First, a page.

10 Acne Medications
When dirt, oil and bacteria plug the hair follicles in the skin, the bacteria causes an infection that leads to acne. In some cases, self-care measures do not control acne breakouts. For people who struggle with acne, topical antibiotics, oral antibiotics and other medications work to control pimples and reduce the effects of the condition.
Topical tretinoin prevents oil and dead skin cells from clogging the pores. This prescription medication comes in liquid, cream, solution and gel forms for easy application to the skin.
Doctors prescribe adapalene to prevent the formation of pimples under the surface of the skin. Available as a cream, gel or solution, you apply this treatment directly to the skin.
Tazarotene improves the appearance of the skin, but doctors also prescribe the medication to treat acne. You should not use this medication if you are pregnant or plan to get pregnant during your acne treatment.
Doctors prescribe isotrenitoin to treat serious cases of nodular acne when other treatments fail. This drug slows the production of substances that contribute to the development of acne. Since isotreinitoin poses serious risks to pregnant women and their unborn children, pharmacies have many restrictions in place on the sale of this drug. Women who take the drug must use two forms of birth control for at least one month prior to starting treatment, during treatment and one month after treatment, according to the National Institutes of Health.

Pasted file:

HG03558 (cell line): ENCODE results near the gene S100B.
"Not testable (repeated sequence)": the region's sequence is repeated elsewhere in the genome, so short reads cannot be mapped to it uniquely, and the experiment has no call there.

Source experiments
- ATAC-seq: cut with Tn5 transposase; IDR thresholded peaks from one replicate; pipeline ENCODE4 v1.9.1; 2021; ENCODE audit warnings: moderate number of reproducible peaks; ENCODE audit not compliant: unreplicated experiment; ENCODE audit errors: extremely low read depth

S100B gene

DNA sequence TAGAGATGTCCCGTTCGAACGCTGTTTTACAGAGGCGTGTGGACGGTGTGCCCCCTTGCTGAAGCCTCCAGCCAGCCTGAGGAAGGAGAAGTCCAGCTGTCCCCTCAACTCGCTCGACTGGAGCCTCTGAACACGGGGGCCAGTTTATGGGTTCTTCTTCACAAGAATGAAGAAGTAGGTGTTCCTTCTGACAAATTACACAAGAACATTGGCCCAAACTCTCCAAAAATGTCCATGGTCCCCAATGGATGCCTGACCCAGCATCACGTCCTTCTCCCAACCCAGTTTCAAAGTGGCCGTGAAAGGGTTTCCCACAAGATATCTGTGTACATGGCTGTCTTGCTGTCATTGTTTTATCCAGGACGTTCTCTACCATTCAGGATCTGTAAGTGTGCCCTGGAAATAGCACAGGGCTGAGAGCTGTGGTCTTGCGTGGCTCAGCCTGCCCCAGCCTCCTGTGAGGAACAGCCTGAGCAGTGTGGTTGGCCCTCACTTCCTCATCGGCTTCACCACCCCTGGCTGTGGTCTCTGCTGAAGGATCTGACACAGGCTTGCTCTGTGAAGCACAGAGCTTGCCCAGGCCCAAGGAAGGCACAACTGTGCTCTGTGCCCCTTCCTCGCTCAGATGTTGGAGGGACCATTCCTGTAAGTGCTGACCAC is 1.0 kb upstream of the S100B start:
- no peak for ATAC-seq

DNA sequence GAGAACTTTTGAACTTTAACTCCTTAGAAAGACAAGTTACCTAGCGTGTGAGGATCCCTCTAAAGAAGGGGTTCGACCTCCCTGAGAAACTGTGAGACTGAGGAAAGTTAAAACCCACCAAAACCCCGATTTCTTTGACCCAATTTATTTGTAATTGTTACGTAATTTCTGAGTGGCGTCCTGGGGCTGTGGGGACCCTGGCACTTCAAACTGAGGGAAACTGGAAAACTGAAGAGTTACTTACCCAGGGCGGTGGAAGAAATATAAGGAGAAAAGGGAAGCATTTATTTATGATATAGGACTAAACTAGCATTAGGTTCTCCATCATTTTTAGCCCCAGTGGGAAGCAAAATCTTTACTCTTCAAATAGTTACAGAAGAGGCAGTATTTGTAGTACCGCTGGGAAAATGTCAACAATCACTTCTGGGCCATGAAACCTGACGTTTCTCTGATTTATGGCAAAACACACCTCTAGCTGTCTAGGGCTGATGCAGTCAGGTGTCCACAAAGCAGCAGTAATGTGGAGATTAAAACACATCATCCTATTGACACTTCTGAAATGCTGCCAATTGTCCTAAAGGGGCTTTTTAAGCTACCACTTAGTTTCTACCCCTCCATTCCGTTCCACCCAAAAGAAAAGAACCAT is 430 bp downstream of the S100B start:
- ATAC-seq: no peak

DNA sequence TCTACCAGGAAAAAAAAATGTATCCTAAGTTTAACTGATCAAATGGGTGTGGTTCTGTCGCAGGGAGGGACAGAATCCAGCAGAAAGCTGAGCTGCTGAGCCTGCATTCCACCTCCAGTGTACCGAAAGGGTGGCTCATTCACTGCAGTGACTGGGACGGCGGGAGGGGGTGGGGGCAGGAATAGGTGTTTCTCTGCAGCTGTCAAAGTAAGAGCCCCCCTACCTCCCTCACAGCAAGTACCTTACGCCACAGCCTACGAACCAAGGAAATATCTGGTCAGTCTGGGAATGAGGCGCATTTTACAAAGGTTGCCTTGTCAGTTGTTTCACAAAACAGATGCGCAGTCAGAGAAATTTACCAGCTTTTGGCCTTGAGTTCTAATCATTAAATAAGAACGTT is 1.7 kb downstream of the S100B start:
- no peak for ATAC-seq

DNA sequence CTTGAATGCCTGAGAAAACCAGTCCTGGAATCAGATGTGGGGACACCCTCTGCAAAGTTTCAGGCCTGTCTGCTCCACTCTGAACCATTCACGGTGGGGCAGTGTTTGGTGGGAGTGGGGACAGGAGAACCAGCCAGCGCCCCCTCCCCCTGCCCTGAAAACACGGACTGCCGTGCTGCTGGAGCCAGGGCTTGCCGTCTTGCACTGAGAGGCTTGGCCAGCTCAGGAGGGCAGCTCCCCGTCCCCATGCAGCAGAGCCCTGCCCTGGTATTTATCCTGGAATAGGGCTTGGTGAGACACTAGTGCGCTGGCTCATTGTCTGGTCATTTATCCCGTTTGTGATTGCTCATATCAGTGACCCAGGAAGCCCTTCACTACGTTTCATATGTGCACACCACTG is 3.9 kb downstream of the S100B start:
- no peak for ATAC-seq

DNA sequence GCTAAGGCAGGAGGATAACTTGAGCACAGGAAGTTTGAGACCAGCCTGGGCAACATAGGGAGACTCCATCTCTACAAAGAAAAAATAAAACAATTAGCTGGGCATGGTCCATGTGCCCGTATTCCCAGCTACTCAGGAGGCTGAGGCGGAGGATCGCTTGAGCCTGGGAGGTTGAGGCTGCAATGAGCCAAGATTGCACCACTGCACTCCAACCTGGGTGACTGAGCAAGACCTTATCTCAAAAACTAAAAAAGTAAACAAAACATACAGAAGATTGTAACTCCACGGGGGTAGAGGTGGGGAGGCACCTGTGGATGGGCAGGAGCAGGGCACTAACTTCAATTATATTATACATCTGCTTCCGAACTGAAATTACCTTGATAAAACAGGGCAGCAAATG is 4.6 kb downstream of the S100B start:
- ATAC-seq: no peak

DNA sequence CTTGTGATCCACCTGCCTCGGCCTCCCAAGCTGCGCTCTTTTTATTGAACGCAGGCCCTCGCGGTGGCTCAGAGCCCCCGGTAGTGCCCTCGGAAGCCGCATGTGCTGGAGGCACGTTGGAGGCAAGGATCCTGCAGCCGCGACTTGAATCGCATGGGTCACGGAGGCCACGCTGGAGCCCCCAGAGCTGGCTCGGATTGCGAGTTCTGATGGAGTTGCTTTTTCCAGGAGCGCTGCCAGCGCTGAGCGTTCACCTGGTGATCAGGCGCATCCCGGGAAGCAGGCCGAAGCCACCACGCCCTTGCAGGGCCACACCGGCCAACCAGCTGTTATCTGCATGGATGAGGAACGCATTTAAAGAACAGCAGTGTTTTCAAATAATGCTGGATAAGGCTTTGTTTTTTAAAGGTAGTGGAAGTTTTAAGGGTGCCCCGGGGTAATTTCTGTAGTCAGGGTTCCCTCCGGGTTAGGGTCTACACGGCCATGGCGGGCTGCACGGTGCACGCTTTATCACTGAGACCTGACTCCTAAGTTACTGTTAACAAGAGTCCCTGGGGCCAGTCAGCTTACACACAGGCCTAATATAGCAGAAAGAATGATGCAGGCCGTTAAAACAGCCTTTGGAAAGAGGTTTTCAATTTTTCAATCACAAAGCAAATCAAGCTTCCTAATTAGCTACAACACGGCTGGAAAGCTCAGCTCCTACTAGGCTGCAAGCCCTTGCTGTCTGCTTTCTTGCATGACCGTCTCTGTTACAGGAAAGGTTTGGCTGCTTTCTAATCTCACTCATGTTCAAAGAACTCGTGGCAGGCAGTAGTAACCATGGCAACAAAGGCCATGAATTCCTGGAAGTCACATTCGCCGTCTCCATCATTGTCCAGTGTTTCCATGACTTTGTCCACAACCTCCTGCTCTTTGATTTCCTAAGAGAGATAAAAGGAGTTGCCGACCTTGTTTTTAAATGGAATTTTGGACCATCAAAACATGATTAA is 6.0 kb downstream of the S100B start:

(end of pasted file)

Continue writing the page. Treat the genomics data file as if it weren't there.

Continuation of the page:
Oral contraceptives treat acne caused by fluctuations in hormone levels. The Mayo Clinic reports that contraceptives that contain a combination of ethinyl estradiol and norgestimate can improve acne in women. Watch for side effects like nausea, headaches, depression and breast tenderness.
Benzoyl peroxide kills the acne-causing bacteria that build up in the pores. Some products combine benzoyl peroxide with an antibiotic for an effective acne treatment.
Doctors prescribe the oral antibiotic erythromycin to eliminate the bacteria that cause acne. Oral antibiotics have more side effects than topical acne drugs because they affect the entire body. Side effects of erythromycin include mild itching, vomiting, diarrhea, nausea, stomach pain, headache, fatigue, dizziness and vaginal itching, according to Drugs.com.
Tetracycline prevents bacteria from growing and spreading into the pores. This prevents acne pimples and maintains the appearance of the skin. This systemic antibiotic may cause vaginal itching, sore mouth, diarrhea, upset stomach, changes in skin color and redness of the skin.
Doxycycline also kills the bacteria that cause acne, which prevents clogging of the pores in the skin. Do not take this drug if you are pregnant or plan a pregnancy. Side effects similar to those of tetracycline may occur with the use of doxycycline.
Clindamycin, a lincomycin antibiotic, slows down or stops the growth of the bacteria that cause acne. Side effects of clindamycin include vomiting, nausea, heartburn, joint pain, vaginal discharge, vaginal itching and white patches in the mouth.
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